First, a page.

Whilst this new flexibility is undoubtedly welcome, practices should always check to ensure that their lease permits co-occupation, and it will always be a good idea to get any such arrangement documented even if it is ‘rent free’. Fortunately, there is a new power for the commissioner to reimburse the legal costs of documenting such arrangements.

One glaring omission from the new Directions is any mention of PCNs. This means that, regrettably, the difficulties associated with PCNs taking shared GMS space have not been resolved.

Clawback of overpayments

Another potentially significant change is the ability for the commissioner to claw back overpayments. This right has of course always existed, but it appears that the purpose of the change is to override any date limitations on reclaims. The onus is now on the practice to self-report any overpayment, and not doing so will presumably be a contractual breach. NHS England will be required to consider repayment plans and does have the power to waive, but the risk is that reclaims could go back many years and of course include former partners. Given that most retirement accounts are regarded as final, practices may want to look at the partnership deeds to see whether additional consideration needs to be given to this eventuality.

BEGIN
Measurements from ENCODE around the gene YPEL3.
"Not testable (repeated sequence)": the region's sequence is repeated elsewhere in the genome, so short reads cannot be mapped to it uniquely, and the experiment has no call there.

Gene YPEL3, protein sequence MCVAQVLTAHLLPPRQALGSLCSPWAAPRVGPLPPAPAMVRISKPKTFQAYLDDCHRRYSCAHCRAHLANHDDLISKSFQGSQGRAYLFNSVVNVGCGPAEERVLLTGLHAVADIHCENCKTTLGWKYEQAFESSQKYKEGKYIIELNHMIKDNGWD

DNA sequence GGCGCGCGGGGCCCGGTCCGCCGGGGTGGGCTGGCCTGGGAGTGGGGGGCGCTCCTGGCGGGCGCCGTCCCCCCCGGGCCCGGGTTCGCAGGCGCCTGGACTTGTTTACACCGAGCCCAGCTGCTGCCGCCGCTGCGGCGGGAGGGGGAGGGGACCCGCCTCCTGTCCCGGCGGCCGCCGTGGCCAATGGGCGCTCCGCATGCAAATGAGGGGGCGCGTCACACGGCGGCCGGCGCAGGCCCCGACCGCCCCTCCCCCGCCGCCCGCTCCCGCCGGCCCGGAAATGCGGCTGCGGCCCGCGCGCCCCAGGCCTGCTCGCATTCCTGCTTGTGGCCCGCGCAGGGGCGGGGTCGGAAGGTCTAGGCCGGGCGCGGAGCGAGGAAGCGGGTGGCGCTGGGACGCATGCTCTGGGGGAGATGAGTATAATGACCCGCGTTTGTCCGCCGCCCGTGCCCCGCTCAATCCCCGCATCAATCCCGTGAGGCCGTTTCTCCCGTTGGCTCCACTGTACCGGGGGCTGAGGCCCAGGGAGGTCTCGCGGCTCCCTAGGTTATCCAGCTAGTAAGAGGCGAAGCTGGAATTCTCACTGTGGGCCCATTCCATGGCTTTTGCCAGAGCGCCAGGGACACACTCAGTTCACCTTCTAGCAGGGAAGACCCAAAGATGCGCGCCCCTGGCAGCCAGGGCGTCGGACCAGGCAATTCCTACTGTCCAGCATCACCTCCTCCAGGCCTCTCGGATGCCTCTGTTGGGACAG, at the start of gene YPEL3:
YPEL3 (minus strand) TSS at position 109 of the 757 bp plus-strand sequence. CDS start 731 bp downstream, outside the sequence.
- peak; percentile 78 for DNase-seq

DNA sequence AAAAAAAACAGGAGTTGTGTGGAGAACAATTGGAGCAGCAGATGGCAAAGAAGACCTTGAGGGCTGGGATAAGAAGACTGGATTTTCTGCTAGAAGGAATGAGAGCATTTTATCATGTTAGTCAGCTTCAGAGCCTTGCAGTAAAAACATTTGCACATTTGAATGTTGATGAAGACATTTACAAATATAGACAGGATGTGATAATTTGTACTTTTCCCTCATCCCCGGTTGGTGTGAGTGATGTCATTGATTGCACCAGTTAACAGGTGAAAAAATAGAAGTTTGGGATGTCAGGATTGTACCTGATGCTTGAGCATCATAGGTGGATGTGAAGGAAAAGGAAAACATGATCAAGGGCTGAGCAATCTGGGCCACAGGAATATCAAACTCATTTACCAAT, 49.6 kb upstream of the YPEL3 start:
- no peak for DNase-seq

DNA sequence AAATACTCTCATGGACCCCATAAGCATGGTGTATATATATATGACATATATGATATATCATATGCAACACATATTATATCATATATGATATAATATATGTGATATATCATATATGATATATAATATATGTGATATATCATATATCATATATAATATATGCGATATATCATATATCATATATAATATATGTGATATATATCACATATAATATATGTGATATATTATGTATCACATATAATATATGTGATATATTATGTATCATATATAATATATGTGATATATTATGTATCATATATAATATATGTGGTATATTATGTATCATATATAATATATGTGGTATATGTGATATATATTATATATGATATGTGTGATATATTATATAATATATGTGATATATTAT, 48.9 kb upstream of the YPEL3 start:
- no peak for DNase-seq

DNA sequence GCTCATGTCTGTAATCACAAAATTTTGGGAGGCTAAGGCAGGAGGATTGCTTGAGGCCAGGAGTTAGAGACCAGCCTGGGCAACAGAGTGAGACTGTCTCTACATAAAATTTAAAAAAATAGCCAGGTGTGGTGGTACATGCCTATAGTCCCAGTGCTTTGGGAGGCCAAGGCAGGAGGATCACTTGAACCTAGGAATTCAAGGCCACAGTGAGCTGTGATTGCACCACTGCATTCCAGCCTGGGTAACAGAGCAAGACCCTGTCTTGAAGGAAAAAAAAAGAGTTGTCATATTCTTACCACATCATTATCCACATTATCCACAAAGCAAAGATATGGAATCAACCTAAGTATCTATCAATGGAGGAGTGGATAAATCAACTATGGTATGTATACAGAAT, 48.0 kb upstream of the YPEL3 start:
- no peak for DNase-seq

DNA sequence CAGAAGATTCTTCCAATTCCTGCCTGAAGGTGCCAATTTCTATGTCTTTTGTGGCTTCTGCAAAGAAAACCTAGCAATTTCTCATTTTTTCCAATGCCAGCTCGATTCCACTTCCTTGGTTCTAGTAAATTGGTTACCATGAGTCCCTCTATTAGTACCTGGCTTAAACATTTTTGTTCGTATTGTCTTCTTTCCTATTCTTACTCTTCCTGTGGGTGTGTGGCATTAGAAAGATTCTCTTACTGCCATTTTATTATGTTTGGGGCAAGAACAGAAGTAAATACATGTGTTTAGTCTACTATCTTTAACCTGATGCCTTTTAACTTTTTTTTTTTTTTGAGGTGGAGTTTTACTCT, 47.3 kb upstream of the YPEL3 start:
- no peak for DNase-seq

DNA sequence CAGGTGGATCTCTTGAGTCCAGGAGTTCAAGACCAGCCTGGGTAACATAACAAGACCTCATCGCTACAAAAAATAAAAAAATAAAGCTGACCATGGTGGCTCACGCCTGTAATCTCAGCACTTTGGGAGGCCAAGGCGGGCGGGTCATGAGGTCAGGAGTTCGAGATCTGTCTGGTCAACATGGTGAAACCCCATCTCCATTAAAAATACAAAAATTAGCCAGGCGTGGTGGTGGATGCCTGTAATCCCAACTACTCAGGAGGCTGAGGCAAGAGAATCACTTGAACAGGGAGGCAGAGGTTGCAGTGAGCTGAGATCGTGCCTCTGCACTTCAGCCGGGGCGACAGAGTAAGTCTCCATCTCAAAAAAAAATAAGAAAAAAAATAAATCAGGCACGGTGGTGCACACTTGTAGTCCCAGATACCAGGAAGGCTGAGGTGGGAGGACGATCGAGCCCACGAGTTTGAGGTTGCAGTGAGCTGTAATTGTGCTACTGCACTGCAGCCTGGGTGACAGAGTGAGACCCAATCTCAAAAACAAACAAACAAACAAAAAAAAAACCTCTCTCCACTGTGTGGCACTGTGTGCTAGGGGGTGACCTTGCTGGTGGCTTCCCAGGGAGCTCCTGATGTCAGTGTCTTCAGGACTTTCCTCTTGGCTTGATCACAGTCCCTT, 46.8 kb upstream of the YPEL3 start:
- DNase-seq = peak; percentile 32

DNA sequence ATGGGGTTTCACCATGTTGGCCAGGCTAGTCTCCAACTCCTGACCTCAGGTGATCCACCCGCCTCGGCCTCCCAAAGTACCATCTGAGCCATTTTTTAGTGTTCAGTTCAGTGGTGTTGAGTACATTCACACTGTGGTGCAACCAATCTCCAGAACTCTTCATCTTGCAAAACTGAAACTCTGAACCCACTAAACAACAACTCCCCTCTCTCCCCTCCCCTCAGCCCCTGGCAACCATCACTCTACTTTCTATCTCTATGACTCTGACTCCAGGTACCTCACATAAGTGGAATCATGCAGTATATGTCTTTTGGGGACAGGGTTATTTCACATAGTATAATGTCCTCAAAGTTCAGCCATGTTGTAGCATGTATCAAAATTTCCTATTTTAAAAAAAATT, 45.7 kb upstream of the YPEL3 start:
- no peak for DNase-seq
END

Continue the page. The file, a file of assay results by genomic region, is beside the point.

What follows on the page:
Conclusion on the new NHS Premises Costs Directions 2024

Given that the 2004 and 2013 Directions have been almost entirely withdrawn, the new directions will apply to all practices, including existing funding arrangement. We therefore strongly recommend that practices familiarise themselves with the new rules, and take professional advice in particular before making changes to their current practice arrangements as the new rules will necessarily impact both property documentation and partnership documentation.

Contact us for more information on the new NHS Premises Costs Directions 2024 or any other legal issue, or call us for an initial free of charge consultation on 01483 511555.